Czech chocolate, sweets, and snacks to see significant price hike

Inflation, rising wages and the increasing cost of raw materials are set to dramatically impact the cost of living particularly at the grocery store.

William Nattrass

Written by William Nattrass Published on 13.10.2021 08:00:00 (updated on 13.10.2021) Reading time: 2 minutes

Higher prices at the grocery store are predicted to take a bite out of shoppers' wallets in the Czech Republic in the coming months. From Kit Kats and Kofola to coffee and cereal, food companies are announcing steep price hikes as a result of inflation that could dramatically impact the cost of living.

Price increases are being driven by inflation, leading to a 4.9 percent year-on-year increase in consumer prices this September, according to the Czech Statistical Office. The pace of inflation is now at its highest since the global financial crisis of 2008, with consumer prices increasing by 0.8 percent from August.

The situation is particularly acute in the food and drink sector: prices of UHT milk were 7.3 percent higher year-on-year in September, oils and fats were 14 percent higher, and vegetables were 6.9 percent higher.

So how will the cost of rising inflation translate into which items in your shopping cart are about to get spendier? Those with a sweet tooth might want to start saving.

The world's largest food company, Nestlé, announced a significant price hike last week. Included among its two thousand brands are some of the most beloved Czech and international candies including Orion, Bon Pari, Lentilky, Kit Kat, Margot, Student Seal, Kofila, Nescafé, and Granko.

Consumers can also expect a pricier breakfast table. Coffee makers are announcing drastic price increases of tens of percent with global problems compounded by environmental problems and higher transportation costs. Kofola, which also manufactures juices, mineral water and herbal teas, is raising prices, as is Emco muesli.

Choceňská mlékárna will increase the price of its yogurts and dairy spreads from next year, while Madeta dairy will increase its prices by 2-3 percent from January. Agrofert, associated with Prime Minister Andrej Babiš, has also announced that the brands in its holdings are likely to raise prices. Mattoni said bottled water price hikes are imminent.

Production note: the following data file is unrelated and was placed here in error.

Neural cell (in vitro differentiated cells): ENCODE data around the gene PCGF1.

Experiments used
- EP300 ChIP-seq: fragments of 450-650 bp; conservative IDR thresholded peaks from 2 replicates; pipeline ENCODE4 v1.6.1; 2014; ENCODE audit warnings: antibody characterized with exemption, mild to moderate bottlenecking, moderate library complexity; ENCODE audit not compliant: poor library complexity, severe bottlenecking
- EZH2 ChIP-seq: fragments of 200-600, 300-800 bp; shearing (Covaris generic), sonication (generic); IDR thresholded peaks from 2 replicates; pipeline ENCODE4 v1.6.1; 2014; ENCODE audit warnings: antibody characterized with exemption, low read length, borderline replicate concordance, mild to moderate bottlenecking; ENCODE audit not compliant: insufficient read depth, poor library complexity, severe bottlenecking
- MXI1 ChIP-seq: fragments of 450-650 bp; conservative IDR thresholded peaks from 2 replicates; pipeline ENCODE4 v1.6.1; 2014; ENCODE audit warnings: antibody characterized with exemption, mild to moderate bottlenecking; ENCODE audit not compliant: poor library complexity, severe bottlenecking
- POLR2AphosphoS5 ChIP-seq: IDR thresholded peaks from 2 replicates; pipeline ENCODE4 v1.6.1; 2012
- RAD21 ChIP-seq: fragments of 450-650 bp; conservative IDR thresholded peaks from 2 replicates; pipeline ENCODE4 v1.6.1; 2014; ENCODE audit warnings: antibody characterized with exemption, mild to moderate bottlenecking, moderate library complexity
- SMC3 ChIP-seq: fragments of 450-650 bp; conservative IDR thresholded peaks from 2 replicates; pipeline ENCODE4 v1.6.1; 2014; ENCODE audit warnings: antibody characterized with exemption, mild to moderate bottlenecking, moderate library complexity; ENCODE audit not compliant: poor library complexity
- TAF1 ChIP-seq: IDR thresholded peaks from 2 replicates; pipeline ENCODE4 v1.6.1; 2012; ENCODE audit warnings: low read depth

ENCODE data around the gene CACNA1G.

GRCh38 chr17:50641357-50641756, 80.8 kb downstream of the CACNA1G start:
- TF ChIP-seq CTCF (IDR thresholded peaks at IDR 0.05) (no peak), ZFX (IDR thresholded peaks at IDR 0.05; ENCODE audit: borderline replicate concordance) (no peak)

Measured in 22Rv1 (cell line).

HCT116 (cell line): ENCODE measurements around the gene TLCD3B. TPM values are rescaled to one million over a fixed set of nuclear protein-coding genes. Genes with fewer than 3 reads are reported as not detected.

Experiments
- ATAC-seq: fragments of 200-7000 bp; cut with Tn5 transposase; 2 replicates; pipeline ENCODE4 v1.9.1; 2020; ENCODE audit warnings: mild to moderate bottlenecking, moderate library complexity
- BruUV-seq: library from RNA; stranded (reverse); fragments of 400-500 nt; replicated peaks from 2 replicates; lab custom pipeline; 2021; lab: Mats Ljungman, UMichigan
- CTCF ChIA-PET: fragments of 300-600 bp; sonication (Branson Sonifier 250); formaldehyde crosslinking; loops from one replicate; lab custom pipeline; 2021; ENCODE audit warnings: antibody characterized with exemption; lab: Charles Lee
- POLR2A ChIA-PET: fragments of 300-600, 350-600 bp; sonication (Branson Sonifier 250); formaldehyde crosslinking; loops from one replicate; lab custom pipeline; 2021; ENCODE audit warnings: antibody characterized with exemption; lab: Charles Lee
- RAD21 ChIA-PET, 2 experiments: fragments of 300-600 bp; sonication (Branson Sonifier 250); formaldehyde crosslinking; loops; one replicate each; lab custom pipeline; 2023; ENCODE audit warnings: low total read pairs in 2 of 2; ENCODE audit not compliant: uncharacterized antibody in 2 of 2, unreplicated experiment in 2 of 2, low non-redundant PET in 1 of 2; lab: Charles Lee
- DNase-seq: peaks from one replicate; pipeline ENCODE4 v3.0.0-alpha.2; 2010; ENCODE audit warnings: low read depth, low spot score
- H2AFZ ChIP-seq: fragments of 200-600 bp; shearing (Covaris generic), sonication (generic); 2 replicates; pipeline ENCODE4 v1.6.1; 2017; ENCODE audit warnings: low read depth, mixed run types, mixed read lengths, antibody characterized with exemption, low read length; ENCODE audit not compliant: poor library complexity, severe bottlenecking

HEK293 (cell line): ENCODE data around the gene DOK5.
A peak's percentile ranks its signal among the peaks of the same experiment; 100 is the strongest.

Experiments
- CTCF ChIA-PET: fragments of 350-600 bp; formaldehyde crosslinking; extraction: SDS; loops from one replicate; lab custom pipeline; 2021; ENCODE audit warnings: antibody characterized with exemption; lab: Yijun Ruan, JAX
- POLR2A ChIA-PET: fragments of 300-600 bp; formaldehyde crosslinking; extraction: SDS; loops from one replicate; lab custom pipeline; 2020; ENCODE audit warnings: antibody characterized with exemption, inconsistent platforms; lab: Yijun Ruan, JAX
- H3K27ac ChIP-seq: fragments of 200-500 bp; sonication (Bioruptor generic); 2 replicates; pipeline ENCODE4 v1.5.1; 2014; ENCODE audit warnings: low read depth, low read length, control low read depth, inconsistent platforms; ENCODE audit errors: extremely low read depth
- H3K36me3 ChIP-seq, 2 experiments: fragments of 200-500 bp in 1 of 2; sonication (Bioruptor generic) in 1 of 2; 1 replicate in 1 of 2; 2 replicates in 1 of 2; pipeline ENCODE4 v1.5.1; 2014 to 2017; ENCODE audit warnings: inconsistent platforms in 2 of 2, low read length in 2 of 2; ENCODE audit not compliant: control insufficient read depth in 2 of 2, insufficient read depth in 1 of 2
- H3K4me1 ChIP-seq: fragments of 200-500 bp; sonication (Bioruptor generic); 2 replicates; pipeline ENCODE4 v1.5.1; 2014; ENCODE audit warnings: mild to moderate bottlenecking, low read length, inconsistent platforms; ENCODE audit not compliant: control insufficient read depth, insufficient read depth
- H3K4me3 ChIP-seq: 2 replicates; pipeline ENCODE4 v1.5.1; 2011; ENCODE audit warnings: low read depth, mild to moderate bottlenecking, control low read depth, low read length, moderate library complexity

Food production companies are being forced to raise prices in line with increased costs for packaging, raw materials, and the usage of utilities such as electricity, as well as wage increases for employees amid severe labor shortages afflicting the Czech economy.

“We are responding to inputs into our business that our becoming more expensive. As a result, there is an increase in the price of our products for end customers,” Robert Pospíšil, the head of the Net Plasy dairy, told ČTK.

Michal Škoda, CEO of Hollandia Dairy, said price increases are inevitable as the prices of necessities spiral on a global level. “Plastics have become more expensive. A tonne of polypropylene has risen in price from $500 to $2000 since February,” he told Seznam Zpravy.

Price hikes are having a knock-on effect in stores: the Jednota cooperative operating outlets throughout South Bohemia has already raised retail prices across the board, while other grocery chains have predicted price increases for fruit and vegetables by five to ten percent over the coming months.

As consumer prices rise across the board in the Czech Republic, it is clear that the effects of the global pandemic are continuing to make themselves felt. The country’s road to full economic recovery remains fraught with danger, and Czech shoppers can expect their baskets to be more expensive for some time to come.

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